Looking back, that experience was very embedded in my early life as a teacher. It reminds me now of the things we need to model for our students, in both our behavior and attitude. But more importantly, life long learning - we need to model this to our learners.
Have these reflections come about as a result of having time away from work?
The key for me has been to slow down. Rather than trying to find the answer quickly to something. I also think we are very fortunate, nowadays - if you want to learn - you can go out and grab it. Technology has changed our lives completely. As a kid, you had to go to a library, or ask people. On the other hand, with virtual learning, you have everything at your finger tips - but it also causes us to not reach out to others as much.
The way we learn about knowledge these days can be like a McDonalds drive through - it's fast - we are consumers of fast knowledge. When I'm watching Netflix, YouTube or on other apps like Twitter or Facebook - we can watch and access information anytime we want. It can be hard, however, for us to focus on one thing and sometimes find the best answer for us.
I've realized I'm so distracted by many things. At the beginning of my sabbatical, I felt like I had been given the gift of time. I scheduled so many things for myself. I had to go back, and re-prioritize and remember - why have I taken this time out? It's not to pack my schedule. I've chosen to just focus on a few things for myself. I've come to the conclusion that in life, I feel we need to just focus on the one or two things that are important to us.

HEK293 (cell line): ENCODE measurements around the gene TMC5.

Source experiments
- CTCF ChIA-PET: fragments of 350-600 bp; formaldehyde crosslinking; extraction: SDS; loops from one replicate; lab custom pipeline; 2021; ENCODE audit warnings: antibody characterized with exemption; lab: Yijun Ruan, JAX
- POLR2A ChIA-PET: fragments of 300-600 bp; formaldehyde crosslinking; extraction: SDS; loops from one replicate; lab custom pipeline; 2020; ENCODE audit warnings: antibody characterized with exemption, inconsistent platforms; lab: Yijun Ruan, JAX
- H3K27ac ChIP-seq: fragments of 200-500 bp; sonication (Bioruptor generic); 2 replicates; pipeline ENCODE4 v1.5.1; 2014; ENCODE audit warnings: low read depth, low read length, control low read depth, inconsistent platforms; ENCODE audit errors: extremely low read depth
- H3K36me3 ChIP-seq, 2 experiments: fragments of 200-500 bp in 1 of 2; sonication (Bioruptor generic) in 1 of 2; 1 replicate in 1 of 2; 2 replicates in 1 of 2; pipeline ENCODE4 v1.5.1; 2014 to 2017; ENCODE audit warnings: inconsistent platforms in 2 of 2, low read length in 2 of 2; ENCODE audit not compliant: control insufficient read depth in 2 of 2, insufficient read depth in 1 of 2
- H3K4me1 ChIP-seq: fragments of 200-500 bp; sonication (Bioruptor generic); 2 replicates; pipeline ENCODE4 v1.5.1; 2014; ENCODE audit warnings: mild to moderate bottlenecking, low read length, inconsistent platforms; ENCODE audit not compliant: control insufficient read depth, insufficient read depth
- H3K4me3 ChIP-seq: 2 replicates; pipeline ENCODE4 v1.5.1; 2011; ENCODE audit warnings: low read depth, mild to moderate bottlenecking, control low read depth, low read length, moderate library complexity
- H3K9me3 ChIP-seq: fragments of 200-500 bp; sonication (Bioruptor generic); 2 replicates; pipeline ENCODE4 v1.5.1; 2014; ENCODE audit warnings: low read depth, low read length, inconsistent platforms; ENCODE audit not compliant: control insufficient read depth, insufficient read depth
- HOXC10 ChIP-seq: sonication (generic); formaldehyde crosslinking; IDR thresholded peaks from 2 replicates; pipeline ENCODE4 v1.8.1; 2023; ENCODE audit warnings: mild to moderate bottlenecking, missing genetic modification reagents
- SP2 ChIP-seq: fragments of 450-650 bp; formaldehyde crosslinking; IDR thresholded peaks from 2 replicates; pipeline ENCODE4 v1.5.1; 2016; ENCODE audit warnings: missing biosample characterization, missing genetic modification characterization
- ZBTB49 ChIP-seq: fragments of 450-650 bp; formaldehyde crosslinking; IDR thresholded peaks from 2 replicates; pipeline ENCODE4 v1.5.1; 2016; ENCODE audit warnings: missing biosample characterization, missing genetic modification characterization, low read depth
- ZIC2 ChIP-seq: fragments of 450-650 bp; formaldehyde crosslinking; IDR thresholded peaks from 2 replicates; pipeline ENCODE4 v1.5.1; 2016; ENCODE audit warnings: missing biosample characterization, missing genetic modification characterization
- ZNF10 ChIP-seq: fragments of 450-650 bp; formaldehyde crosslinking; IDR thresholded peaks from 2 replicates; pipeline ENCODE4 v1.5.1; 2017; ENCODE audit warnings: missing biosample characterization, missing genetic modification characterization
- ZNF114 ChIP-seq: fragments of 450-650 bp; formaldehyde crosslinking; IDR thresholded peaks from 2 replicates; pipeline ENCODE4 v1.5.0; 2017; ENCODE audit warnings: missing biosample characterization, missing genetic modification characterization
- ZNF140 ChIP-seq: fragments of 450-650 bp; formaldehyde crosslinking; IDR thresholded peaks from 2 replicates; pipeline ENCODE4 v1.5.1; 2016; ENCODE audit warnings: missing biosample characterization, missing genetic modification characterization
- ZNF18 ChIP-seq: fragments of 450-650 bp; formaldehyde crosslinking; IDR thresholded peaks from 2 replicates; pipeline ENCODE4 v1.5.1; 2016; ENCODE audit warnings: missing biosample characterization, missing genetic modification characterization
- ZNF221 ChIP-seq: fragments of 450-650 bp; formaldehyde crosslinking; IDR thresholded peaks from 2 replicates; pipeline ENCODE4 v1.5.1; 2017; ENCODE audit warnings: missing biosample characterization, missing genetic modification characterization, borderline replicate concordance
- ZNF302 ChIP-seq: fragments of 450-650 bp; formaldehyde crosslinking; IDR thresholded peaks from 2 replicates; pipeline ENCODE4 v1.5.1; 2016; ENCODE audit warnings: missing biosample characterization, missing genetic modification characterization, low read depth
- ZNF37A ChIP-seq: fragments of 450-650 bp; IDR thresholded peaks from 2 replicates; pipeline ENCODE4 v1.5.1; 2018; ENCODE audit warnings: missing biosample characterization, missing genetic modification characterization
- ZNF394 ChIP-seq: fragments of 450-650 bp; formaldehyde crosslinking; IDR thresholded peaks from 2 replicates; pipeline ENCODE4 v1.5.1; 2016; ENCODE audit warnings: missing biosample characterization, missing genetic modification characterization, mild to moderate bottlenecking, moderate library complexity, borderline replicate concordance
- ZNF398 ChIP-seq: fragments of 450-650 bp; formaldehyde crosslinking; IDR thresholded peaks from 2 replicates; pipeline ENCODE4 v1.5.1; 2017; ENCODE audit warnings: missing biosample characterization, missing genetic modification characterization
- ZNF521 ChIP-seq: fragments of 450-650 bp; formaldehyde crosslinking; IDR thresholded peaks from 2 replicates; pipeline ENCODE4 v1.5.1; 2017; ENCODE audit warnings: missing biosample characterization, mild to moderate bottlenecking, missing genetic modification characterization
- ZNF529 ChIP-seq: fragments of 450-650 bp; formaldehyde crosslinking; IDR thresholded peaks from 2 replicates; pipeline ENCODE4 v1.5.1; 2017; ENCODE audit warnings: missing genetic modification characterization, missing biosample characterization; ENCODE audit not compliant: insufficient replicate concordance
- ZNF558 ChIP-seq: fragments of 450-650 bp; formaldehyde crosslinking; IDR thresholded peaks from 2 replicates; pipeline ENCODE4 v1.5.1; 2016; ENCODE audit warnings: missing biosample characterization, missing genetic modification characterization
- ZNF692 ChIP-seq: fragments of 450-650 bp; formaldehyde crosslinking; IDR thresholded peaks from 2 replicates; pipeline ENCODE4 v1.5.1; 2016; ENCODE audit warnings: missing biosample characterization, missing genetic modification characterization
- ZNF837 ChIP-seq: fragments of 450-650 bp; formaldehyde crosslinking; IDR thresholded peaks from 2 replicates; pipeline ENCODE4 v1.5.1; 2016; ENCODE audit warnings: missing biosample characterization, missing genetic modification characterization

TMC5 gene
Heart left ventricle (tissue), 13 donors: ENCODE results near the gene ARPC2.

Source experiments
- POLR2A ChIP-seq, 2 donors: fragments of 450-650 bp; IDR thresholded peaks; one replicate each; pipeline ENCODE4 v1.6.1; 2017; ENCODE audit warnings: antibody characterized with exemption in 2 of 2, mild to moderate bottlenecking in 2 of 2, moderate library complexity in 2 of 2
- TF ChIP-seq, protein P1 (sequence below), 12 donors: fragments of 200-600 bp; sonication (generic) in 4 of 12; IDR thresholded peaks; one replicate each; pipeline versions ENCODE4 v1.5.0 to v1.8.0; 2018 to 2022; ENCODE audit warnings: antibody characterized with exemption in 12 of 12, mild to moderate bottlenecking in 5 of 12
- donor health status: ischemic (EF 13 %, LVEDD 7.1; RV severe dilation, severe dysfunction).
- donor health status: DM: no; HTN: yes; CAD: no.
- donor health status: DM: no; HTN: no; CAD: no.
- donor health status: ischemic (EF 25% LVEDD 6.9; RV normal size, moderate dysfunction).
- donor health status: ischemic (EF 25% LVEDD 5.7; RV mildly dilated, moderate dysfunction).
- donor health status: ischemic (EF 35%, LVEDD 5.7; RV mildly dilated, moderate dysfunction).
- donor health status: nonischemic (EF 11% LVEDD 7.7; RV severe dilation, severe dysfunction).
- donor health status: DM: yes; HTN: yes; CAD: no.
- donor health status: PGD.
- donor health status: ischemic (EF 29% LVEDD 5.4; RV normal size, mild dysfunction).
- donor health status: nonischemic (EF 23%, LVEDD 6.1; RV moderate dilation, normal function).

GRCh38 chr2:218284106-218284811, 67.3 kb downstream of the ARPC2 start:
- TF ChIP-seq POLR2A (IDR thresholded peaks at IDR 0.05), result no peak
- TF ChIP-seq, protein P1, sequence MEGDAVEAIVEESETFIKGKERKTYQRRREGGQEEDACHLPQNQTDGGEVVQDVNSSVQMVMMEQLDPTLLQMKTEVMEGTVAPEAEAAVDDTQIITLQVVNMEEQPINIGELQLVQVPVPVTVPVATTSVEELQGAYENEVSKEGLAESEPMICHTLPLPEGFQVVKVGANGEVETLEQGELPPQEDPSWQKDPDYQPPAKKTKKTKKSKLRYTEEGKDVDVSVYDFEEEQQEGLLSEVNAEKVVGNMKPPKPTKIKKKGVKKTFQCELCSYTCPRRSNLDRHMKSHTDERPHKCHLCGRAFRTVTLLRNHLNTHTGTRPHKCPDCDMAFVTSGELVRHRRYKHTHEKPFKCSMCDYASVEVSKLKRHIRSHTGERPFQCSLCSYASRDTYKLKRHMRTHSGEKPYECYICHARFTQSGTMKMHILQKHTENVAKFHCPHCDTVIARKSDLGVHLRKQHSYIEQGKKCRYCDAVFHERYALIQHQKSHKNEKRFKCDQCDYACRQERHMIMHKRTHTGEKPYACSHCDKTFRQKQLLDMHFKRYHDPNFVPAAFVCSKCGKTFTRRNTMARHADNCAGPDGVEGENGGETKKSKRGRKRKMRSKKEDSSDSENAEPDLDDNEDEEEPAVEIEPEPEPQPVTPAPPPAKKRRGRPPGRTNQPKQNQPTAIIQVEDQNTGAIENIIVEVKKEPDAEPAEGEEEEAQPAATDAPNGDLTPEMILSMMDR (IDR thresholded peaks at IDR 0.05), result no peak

I know you've told me before that you really enjoy our weekly calendar of events and activities in the app, Joyce. For you, what does it mean to be a member of this community, compared to others you participate in?
It's been quite special, especially the space. I feel a sense of belonging here. I felt automatically different after coming to the first Wednesday Watercooler session with other members. I'm very inspired by your vision for adult educators. On other platforms, all you might get is a website. There is a lack of a human connection. I know myself - building relationships is important.
The Adult Learning Hub, for me, provides that connection and belonging - as well as many other things. All the articles, the learning we experience each week, like recently I learned about Patricia Cranton's work. If I was on my own, I would have never learned about her. I'm also I'm very grateful for the book 'Let your Life Speak' - I've never come across Parker Palmer and his perspective really resonates with me. I finished the book in a week. I feel connected with quite a few members now from around the world. There is a kind of energy to it. There is a huge potential in this community for anyone who joins.
Why do you think other adult learning professionals should join?